Book Club: June 2023 by Hana Zittel

Book Club
By Hana Zittel
Published Issue 114, June 2023

Eastbound by Maylis de Kerangal, Translated from French
by Jessica Moore (2023)

Speeding along on the Trans-Siberian Railway, a train is packed with a range of riders, from first class tourists to a car packed with soldiers on the way to an unknown destination. Among those soldiers, 20-year-old Aliocha is anxiously starting to spiral about his bleak outlook as a soldier in the Russian military. Looking for reprieve in the stifling train car, he sees a space near a back window open up and snatches it only to be assaulted by fellow soldiers claiming he’s “hogging the window.” They move to rough him up and Aliocha fights back, taking one in the face. Returning to his bunk, he considers his options to escape a worsening situation. “Monotonous rolling, cyclical clicking, axels warming up, shrieks of metal and, if you listen close, you’d also hear — like a tiny soundtrack woven into this hellhole — the torment of Aliocha’s heart …”

Settling on desertion, he moves through train cars, trying to go unnoticed. He asks a car attendant where the next stop is, hoping she doesn’t rat him out to his sergeant. His attempt to desert during the first stop is thwarted by his own doubt, and he reboards the train to make a better plan. Entering into the compartment he spots a woman he noticed at the last station. He can tell she’s not Russian and they exchange glances, then names, and somehow, without shared language, Aliocha persuades Hélène, a French woman escaping her own predicament, to help him find a way out of his hopeless circumstance.

Maylis de Kerangal’s Eastbound was written in 2012, long before the Russian invasion of Ukraine, but radiates the desperation, despair and brutality of the Russian military. While capturing these characters scrambling for a way out, she builds  the immense and wild landscape of Siberia into the scene, creating an intriguing contradiction of being completely trapped in one of the most vast environments on Earth.

The most recent translation after Painting Time and The Cook, Eastbound displays de Kerangal’s skill in taking small, subtle and often contained stories and blending them out into elegant cinematic tales with her unmatched, rhythmic prose.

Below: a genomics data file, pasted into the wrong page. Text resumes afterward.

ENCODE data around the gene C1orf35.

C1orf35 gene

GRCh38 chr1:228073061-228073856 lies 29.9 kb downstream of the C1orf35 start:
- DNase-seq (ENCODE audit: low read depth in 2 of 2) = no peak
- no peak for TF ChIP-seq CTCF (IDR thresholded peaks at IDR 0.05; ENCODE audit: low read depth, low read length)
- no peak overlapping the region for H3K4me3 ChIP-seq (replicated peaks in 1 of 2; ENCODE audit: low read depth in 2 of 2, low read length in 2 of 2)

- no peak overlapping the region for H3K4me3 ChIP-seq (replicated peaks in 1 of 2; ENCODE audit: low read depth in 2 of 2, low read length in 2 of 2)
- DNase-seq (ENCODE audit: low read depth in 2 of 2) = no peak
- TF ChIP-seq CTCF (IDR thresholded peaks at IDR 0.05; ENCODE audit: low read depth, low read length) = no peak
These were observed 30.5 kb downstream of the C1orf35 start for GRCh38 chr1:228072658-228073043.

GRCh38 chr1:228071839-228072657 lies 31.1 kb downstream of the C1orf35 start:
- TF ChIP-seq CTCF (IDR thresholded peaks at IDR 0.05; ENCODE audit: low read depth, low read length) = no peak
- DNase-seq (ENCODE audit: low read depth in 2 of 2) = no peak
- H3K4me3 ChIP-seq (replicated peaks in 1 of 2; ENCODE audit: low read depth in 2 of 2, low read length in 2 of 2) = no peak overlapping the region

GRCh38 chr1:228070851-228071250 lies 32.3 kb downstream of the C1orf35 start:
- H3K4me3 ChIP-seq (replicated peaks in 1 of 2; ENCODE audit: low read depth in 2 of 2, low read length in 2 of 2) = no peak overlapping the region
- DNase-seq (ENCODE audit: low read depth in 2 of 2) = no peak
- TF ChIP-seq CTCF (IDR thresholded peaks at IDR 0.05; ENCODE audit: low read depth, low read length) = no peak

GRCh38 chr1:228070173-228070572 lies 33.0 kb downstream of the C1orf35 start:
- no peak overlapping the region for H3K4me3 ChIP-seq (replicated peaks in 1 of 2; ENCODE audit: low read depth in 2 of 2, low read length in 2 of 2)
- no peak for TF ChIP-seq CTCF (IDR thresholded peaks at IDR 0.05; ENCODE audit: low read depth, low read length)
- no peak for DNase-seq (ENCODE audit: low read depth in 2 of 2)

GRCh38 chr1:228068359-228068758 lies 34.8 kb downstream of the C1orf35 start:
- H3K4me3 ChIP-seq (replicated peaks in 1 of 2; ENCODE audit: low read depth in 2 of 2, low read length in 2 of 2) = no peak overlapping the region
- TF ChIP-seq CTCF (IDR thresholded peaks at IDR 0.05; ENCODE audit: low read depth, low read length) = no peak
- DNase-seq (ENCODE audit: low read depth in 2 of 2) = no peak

The Tiniest Muzzle Sings Songs of Freedom
by Magdalena Zurawski (2019)

Magdalena Zurawski’s second poetry collection moves effortlessly through musings on writing, seemingly random thoughts, and what feels very much like a collage of concepts poured into varied structures and forms. In an interview on the collection Zurawski claims, “I don’t begin a poem because I want to say something about X,Y, or Z. I begin a poem because I feel like making something out of words. That’s the feeling — the itch — I want to make something out of words and I usually look for piles of words somewhere else to make things out of.”

In the poem, It’s Hard to Be a Saint, she writes:

“I was sympathetic to language, but often

it shrugged me and kept other lovers.

I crawled through the commas of

Romanticism and rejected the rhythms,

though sometimes at night I could feel

a little sad. I could emerge now

into a new kind of style, but the market

is already flooded and my people

have lost faith in things meant to land

To enter into each of the poems in The Tiniest Muzzle Sings Songs of Freedom is letting go of prescribed poetic themes and embracing the ability to take each line as it comes and digest the images they build and stories they tell. Zurawski’s collection is unique in its ability to discard common means of poetry creation, resulting in a feeling of authenticity and chaos.

Her first poetry collection, Companion Animal, was the winner of the 2016 Norma Farber First Book Award and her novel, The Bruise, won the 2008 Ronald Sukenick Prize for Innovative Fiction. 

Hana Zittel is a librarian at the Denver Public Library in addition to being a librarian at the Denver Zine Librarian. She grew up in Steamboat Springs, Colorado and pretty much just likes being outside with her pup when she has some free time, and reading, that might have been assumed though.

Check out Hana’s May Book Club in case you missed it, or head to our Explore section to see more of her past reviews.

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